When I wrote last week’s blog post, Nothing Stays the Same, I paused and considered rewriting the sentence in the fifth paragraph that ended with “and I am completing the triathlon on my own.” I had not registered with a team of triathletes like last year. In fact, I did not know anyone else who had registered or planned to attend the event. I had signed up on my own. However, signing up on one’s own and completing a triathlon on one’s own are two very different things. While I did sign up as an individual, it was a tremendous team that enabled me to reach the finish line.
First, I am filled with profound gratitude for the extraordinary volunteers in the water. These women and men, known as ‘swim buddies,’ have flotation devices available and keep a careful eye on each and every participant. Despite the fact that this was my fourth (fourth!) triathlon, I experienced a perfect storm of rookie issues and began hyperventilating within the first two minutes of being in the water. As my brain registered my body’s very real distress, one unexpected thought took control. If they have to rescue me and I get pulled out of the water, I won’t get to do the bike ride or the run I was looking forward to this morning. As I worked to get my breathing under control, the first volunteer spotted me and kept calling to me until I answered. She asked if I was okay and, hearing my answer, decided to swim parallel to me for a while. I continued to side-stroke and breathe as I inched forward. The volunteers handed me off this way for the entire 1/4 mile swim. Someone was always watching, checking in verbally, and within reach if I needed to be rescued. Knowing I was safe helped me calm down and focus on what I needed to do–keep breathing and moving ever forward to finish what felt like the longest swim of my life.
As I began the ten-mile bike ride, I thanked God and my body for giving me the strength to get out of the water and onto my two wheels. I thought of my friend who had swum ahead of me in practice swim in a lake a few years ago when I was a wary new swimmer. Seeing her swim off into the distance had triggered the same panic response my body had during this triathlon start. One of the main reasons I was able to manage my body’s physiological response during this triathlon was because I recognized what was happening and remembered the previous experience.
That same friend was the one who introduced me to triathlons. I thought of the surgeries she has had during the past couple of years and how long it has been since she has been able to train or participate in a triathlon. I biked and ran harder on her behalf, grateful again for strength and wellness. I thought of other friends who have been navigating their own ‘triathlons’ in life. Several are grieving the loss of loved ones. Two dear friends in different states are studying night and day to shift careers while also parenting young children. One friend is investing enormous energy in eating mindfully. Another has started a new job with a significant commute. While none of these people was with me physically this year at the triathlon, I could feel their presence in my heart and spirit, and was buoyed by thoughts of their acts of daily courage and tenacity.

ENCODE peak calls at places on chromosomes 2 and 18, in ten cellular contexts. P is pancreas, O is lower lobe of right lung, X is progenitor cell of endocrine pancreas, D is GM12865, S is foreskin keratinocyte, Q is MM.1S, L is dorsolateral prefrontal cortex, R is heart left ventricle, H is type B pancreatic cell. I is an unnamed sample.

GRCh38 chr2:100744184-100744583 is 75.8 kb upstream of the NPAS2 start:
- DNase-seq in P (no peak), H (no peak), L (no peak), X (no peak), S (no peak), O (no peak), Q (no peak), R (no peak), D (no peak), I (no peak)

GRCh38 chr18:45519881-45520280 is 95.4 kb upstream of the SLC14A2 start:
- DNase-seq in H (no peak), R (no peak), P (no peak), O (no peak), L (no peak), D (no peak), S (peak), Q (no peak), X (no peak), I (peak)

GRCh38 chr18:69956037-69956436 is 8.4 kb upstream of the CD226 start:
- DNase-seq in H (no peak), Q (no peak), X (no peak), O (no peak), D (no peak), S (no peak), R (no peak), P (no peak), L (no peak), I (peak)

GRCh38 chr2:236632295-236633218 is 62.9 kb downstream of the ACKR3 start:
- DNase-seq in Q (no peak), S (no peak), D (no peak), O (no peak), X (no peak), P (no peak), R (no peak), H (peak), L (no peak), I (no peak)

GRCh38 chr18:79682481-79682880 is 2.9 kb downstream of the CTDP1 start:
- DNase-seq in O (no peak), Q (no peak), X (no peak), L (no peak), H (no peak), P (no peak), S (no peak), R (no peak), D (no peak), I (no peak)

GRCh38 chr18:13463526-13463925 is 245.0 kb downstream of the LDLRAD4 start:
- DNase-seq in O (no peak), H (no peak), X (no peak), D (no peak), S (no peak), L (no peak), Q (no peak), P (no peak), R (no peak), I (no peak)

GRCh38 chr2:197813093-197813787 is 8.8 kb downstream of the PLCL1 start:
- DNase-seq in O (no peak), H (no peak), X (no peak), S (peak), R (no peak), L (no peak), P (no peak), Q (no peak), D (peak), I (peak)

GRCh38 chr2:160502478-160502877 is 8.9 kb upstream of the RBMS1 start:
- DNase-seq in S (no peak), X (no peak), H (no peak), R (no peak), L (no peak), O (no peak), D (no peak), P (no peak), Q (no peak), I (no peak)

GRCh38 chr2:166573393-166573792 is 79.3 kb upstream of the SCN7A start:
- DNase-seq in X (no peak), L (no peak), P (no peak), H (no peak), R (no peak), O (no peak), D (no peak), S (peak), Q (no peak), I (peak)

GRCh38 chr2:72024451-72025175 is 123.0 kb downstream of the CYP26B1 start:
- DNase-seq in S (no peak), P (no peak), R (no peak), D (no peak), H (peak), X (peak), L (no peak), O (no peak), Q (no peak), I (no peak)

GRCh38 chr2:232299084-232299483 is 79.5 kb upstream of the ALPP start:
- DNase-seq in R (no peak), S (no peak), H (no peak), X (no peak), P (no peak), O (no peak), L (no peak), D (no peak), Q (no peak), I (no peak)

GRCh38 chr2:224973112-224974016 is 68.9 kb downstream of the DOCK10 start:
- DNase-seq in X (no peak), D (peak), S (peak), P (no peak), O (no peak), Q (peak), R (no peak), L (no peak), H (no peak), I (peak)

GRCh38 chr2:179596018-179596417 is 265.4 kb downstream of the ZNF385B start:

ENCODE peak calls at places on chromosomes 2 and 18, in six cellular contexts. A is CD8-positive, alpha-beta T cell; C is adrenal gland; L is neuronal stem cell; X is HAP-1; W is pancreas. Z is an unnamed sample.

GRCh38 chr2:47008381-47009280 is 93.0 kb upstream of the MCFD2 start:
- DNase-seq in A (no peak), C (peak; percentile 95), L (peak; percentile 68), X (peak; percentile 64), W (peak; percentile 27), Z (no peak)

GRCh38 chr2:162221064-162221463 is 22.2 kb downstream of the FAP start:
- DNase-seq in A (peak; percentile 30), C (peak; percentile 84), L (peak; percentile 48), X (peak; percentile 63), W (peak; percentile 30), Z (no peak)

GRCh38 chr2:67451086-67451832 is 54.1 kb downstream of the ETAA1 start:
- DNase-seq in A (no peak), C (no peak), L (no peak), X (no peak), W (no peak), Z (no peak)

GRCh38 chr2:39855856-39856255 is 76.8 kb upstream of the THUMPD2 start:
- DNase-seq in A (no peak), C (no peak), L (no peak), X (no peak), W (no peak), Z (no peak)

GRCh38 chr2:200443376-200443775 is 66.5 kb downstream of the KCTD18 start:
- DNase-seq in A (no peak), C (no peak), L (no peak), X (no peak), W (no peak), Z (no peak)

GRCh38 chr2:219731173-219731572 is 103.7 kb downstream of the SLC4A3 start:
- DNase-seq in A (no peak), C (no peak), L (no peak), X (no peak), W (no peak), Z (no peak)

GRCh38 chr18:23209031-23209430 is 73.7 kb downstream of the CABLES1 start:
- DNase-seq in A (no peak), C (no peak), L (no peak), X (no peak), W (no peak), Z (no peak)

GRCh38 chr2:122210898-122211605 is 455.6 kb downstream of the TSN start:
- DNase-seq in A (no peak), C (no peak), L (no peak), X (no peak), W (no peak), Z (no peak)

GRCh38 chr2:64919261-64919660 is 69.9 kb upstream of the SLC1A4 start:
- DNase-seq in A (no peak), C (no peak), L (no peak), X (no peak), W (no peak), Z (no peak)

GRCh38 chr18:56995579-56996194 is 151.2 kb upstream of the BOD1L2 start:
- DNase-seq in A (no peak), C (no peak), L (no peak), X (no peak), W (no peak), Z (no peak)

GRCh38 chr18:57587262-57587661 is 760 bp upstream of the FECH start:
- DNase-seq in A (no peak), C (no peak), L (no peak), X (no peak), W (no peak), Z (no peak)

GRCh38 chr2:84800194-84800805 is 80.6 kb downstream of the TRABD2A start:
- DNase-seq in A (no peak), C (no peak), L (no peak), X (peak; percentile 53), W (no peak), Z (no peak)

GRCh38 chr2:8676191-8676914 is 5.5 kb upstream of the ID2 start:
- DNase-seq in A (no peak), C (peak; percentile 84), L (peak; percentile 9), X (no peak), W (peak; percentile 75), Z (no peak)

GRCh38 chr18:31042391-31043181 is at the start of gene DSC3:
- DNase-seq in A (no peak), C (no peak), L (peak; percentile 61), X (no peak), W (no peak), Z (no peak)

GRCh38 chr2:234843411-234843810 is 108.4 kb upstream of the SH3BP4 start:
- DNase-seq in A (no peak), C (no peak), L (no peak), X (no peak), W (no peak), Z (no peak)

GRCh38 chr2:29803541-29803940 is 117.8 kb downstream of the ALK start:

Throughout the entire race, there were a few special people who were physically present to cheer me on. My mom made the three-hour trip from New York State the night before just so she could be there. My co-parent piled our kids and my mom into the car shortly after sunrise to ensure our kids and my mom were there, on time, to give me hugs before the triathlon began. When I exited the lake, they were on the shore waving. They were there, holding up signs and shouting, “Go, Mama!” when I dismounted my bike in the transition area. They were on the sidelines, cheering and yelling my name, as I sprinted toward the finish line.
I sat, stretching in the grass after the race, and thanked each member of my family for being there. I shared with them what their presence meant. I told them that each time I had entered the transition area between events, I felt profound fatigue hit and wondered how I was going to find the energy to do the next part. Each time, just at that moment, I looked up and saw them there, smiling and cheering, and yelling, “Go, Mama!” Each time I saw their faces and heard their voices, joy rushed back into my heart and my smile returned. In an instant, I felt excited again and found I had everything I needed to continue.
In the professional workshops and trainings I give, I often say, “Anything worth doing requires a team.” Triathlons are a great example. They are definitely worth doing, and I am reminded every time I participate that triathlons are definitely a team sport.